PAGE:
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Entrance to The Fine Art Society | Courtesy of The Fine Art Society
Entrance to The Fine Art Society | Courtesy of The Fine Art Society

Look Inside Counterpart: Modern Realism 1910-1950

Picture of Maria Anna Cynkier
Updated: 17 June 2016
Founded in 1876, The Fine Art Society, is one of the most renowned commercial art galleries in the UK, specialising in modern and contemporary British art and design. Having hosted groundbreaking solo exhibitions including James Abbott McNeill Whistler’s in 1880, and more recently Ghosts: How We Live in the Future in 2015, the gallery once again presents an outstanding exhibition featuring the most celebrated realist painters from the first half of the 20th century. 

 

Within the exhibition Counterpoint: Modern Realism 1910-1950, over 40 artworks of different artists active in the first half of the 20th century are featured, focusing on the various styles in which the British realist painters worked. Further questioning the meaning of a ‘realist’ artist and his place in modern society. A partial answer to this question lies in the variety of presented artworks. Even among the same genres, especially portraits, it is possible to distinguish between different expressions of modernity in artworks.

The New Bond Street building | Courtesy of Fine Art Society

The New Bond Street building | Courtesy of Fine Art Society

Among the works, depictions of high-society members represent one group. Gerald Brockhurst’s  A Woman in Black and Ambrose McEvoy’s A Society Beauty were notable and represented very different ways of dealing with portraiture. Blockhurst, who is not only a painter, but also an etcher and his idealised, highly finished technique and no attempt to penetrate his sitters’ characters may partially result from this profession. On the contrary, McEvoy’s loose brushstrokes, giving more of an impression of the painting, look back to the technique of the 17th century Spanish masters, but still he surpasses his times with the presentation of the sitter. The Counterpoint: Modern Realism 1910-1950 did not lack many other inspiring comparisons.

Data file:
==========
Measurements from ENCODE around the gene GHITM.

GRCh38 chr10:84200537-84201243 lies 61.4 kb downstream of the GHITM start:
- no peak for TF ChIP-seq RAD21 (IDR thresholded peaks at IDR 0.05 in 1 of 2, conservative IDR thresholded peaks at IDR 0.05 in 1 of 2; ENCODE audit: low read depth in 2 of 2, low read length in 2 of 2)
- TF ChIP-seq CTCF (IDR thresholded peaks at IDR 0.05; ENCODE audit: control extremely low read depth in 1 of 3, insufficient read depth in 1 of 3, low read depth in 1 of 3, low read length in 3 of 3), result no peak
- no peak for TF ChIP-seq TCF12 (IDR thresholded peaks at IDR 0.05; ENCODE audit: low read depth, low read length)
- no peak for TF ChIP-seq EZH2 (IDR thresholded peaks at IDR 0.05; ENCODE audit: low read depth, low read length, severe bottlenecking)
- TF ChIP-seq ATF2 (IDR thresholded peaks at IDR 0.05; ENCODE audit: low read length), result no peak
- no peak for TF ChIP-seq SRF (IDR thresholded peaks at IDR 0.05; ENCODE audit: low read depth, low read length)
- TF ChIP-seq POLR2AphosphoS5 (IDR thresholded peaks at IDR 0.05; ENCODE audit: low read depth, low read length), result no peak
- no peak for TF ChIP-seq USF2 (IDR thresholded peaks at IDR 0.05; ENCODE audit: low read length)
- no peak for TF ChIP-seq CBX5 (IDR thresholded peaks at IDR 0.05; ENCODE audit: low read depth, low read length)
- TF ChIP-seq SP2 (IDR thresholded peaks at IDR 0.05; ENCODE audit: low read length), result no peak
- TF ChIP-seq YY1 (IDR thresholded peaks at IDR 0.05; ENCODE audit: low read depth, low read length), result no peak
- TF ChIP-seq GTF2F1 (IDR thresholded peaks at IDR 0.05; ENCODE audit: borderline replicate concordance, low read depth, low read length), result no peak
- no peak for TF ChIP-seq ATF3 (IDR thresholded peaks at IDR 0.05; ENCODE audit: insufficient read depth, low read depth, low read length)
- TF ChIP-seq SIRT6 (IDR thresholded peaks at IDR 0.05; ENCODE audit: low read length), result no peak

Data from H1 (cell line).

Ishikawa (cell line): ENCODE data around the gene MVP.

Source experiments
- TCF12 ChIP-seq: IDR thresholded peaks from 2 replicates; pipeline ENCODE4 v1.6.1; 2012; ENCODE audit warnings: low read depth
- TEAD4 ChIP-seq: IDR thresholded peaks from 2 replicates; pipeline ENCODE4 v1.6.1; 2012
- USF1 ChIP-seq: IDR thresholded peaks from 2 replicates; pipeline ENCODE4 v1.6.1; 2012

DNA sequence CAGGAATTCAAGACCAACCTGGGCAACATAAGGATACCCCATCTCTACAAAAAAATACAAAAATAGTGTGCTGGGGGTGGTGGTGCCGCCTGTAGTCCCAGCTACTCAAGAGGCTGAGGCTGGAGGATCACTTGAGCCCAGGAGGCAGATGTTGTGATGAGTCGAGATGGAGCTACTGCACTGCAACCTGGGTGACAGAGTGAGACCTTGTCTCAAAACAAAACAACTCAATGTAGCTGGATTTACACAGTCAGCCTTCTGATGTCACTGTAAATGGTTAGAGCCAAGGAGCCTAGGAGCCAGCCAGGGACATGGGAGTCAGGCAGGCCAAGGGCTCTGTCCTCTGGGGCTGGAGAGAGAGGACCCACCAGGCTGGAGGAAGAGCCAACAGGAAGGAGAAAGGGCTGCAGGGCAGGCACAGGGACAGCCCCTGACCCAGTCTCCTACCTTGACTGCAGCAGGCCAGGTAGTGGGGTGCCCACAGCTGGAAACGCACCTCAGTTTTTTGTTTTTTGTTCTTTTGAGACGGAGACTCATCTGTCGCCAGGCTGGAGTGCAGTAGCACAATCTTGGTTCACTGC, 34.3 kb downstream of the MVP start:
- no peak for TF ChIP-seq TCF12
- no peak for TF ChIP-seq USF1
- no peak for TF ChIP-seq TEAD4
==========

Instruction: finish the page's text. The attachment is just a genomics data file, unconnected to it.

Gerald Brockhurst, Woman in Black, c. 1935 | Courtesy of Fine Art Society

Gerald Brockhurst, Woman in Black, c. 1935 | Courtesy of Fine Art Society

Apart from that, the exhibition addressed the issue of the construction of new identity in society at the beginning of the 20th century, heavily influenced by the industrial development. This was reflected in more abstract works by British artists, including paintings by artists such as Julian Trevelyan – who was a member of the English Surrealist Society and John Duncan Fergusson, inspired by French impressionists and fauvists.

Julian Trevelyan, London Scene, 1935 | Courtesy of Fine Art Society

Julian Trevelyan, London Scene, 1935 | Courtesy of Fine Art Society

Counterpoint: Modern Realism 1910-1950 marked a very important step in the understanding of what ‘realist’ and ‘modern’ mean to the contemporary viewer and juxtaposed our understanding of modernity with the one of early 20th century artist. Instead of presenting a narrative, linear development of modern art, the exhibition presents an alternative history created by individuals.

Richard Eurich, Clifford's Tower, York, 1939 | Courtesy of Fine Art Society

Richard Eurich, Clifford’s Tower, York, 1939 | Courtesy of Fine Art Society

The Fine Art Society, 148 New Bond Street, London W1S

By Maria Anna Cynkier